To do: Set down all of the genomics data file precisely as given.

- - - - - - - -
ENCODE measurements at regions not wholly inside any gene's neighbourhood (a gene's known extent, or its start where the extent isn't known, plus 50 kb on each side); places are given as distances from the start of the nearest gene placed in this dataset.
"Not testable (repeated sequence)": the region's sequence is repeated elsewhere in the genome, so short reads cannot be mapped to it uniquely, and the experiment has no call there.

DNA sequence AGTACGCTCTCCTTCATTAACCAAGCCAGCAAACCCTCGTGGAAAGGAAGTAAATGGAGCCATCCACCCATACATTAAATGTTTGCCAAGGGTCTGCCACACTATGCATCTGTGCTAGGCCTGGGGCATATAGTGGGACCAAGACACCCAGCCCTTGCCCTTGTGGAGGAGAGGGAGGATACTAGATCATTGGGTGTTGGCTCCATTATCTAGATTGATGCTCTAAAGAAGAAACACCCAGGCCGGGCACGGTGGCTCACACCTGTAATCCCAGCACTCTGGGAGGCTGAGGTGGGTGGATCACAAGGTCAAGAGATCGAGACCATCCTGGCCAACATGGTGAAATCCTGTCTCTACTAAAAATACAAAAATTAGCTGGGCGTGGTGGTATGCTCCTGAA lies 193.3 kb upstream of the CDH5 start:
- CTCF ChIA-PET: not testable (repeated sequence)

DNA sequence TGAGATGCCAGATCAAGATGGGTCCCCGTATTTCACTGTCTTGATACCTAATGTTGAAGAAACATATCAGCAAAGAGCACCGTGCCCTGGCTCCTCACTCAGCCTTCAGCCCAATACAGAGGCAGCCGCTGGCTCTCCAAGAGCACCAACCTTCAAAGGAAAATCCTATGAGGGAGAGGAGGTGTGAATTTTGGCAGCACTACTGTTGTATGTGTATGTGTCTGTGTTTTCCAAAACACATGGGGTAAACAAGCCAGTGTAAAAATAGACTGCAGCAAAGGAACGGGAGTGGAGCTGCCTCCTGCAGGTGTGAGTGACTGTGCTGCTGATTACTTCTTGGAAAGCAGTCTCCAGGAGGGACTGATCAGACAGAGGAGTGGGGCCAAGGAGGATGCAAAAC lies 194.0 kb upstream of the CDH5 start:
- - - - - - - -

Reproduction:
ENCODE measurements at regions not wholly inside any gene's neighbourhood (a gene's known extent, or its start where the extent isn't known, plus 50 kb on each side); places are given as distances from the start of the nearest gene placed in this dataset.
"Not testable (repeated sequence)": the region's sequence is repeated elsewhere in the genome, so short reads cannot be mapped to it uniquely, and the experiment has no call there.

DNA sequence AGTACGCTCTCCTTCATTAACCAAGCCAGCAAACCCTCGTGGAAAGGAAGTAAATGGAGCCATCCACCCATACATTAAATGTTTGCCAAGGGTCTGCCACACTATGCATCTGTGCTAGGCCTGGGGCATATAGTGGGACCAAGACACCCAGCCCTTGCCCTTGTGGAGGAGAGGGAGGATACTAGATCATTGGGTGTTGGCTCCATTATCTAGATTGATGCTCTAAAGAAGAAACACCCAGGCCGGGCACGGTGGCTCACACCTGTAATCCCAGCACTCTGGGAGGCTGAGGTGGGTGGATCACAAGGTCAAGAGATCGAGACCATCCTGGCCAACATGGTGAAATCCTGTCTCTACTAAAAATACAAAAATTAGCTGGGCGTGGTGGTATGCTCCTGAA lies 193.3 kb upstream of the CDH5 start:
- CTCF ChIA-PET: not testable (repeated sequence)

DNA sequence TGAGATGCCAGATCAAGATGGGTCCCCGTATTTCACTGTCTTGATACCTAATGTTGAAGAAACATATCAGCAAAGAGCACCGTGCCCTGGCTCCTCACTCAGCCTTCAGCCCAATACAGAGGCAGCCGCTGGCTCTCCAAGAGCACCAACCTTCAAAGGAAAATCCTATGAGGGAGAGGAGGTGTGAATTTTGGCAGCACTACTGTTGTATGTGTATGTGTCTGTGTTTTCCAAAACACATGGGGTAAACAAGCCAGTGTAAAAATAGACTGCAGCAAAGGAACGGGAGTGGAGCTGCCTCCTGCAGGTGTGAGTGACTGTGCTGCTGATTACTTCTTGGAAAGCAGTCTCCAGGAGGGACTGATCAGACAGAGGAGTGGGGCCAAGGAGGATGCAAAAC lies 194.0 kb upstream of the CDH5 start: